Reskos appeared pleased. “Good, thank you. I’ve been working hard at that. It’s quite amazing that I’d previously paid so little attention to humanoid non-verbal communications. Now that I’m expected to use them, I occasionally find myself at a loss as to which ones are appropriate.”
Wu shook her head. “It doesn’t help that you look like a sixteen year-old boy, Doctor.”
Reskos’ jaw dropped open in a look of abject horror. “Really?”
Wu sighed. “Too much, Doctor. That expression should be saved for when we’re boarded by the Borg. Now, if you don’t mind, back to the captain?”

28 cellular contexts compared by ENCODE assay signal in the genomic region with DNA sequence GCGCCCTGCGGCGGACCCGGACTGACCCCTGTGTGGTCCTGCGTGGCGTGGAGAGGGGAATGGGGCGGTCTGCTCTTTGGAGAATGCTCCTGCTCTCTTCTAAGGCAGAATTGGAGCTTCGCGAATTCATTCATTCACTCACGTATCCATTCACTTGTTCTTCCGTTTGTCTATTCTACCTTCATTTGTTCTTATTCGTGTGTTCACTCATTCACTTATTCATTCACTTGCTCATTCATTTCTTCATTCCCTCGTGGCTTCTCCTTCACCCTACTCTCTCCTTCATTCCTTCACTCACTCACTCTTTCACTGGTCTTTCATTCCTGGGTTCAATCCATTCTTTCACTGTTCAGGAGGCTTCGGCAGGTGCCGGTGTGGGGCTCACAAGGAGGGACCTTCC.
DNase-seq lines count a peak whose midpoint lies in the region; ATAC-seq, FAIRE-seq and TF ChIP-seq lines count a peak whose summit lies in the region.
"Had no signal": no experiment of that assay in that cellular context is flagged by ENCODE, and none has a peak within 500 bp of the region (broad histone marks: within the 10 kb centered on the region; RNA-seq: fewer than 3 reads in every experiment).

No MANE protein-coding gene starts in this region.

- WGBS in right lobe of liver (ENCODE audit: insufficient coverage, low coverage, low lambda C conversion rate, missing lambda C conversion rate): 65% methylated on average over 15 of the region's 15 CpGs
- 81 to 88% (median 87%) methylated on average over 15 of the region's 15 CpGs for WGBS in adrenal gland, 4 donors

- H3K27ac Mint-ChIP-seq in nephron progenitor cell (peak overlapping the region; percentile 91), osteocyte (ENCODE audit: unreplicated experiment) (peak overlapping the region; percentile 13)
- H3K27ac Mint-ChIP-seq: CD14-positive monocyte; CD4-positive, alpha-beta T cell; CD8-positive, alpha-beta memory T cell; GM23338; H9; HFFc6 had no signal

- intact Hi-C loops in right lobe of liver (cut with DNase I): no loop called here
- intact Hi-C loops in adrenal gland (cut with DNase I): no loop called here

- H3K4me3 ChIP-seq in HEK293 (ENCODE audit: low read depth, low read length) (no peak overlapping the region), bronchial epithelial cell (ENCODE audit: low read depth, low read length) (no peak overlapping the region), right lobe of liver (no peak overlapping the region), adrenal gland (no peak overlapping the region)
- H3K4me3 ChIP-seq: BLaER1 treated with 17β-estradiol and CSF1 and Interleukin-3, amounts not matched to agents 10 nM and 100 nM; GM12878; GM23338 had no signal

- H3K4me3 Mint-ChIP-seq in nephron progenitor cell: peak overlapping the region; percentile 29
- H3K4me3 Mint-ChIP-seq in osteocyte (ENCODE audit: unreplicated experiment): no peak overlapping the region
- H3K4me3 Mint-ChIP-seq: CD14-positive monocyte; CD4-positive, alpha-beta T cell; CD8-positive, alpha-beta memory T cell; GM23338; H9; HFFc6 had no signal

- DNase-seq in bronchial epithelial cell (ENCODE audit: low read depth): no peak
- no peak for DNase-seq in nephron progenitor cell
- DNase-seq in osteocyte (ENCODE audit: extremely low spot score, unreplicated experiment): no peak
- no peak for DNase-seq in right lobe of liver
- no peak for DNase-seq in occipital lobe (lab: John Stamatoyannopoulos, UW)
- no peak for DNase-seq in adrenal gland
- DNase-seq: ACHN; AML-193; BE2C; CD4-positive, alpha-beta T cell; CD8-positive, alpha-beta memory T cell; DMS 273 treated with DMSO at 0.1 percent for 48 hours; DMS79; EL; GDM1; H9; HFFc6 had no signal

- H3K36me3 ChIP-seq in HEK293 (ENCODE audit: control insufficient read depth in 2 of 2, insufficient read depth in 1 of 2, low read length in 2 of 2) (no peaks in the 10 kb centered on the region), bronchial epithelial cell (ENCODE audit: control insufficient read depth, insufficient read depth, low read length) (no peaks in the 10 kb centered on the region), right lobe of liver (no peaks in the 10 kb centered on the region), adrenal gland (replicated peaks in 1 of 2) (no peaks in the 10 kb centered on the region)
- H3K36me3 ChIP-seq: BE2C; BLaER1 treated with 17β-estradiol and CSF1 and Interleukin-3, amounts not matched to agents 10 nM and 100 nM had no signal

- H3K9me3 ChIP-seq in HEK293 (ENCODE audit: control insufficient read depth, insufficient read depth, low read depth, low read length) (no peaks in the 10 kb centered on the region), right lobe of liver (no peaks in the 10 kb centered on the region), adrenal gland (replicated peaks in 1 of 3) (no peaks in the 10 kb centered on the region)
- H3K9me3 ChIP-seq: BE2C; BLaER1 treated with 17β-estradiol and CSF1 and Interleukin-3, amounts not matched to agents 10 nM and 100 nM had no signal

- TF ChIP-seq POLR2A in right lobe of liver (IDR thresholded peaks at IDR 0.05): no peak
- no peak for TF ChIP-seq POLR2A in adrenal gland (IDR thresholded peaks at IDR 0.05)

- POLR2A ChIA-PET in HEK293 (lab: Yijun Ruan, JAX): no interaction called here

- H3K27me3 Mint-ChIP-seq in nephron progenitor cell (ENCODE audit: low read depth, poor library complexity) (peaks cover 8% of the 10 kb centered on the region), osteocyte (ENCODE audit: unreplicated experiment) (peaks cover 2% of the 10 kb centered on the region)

“Yes, of course. Ah—where were we?”
“You were about to poke holes in my theory that the Klingons were somehow behind the captain’s biochemical crisis,” Wu prompted.
“Yes,” Reskos agreed. “I don’t see how they’d have the capability to direct such a precise reaction. Besides, it doesn’t really seem their style, does it? Subtlety, I mean?”
Wu cocked her head to one side. “The Klingons can be especially devious, Doctor. They were already practiced at cunning when my ancestors were first learning to walk upright and yours were… well, whatever the hell they were doing several hundred-thousand years ago.”
The doctor’s youthful visage smiled brightly. “We’ve been spaceborne for nearly twenty millennia, Commander. We were exploring the cosmos even then, albeit very slowly.”
It hadn’t been until his species’ First Contact with the nascent Federation that the Medusans had discovered the promise of warp drive.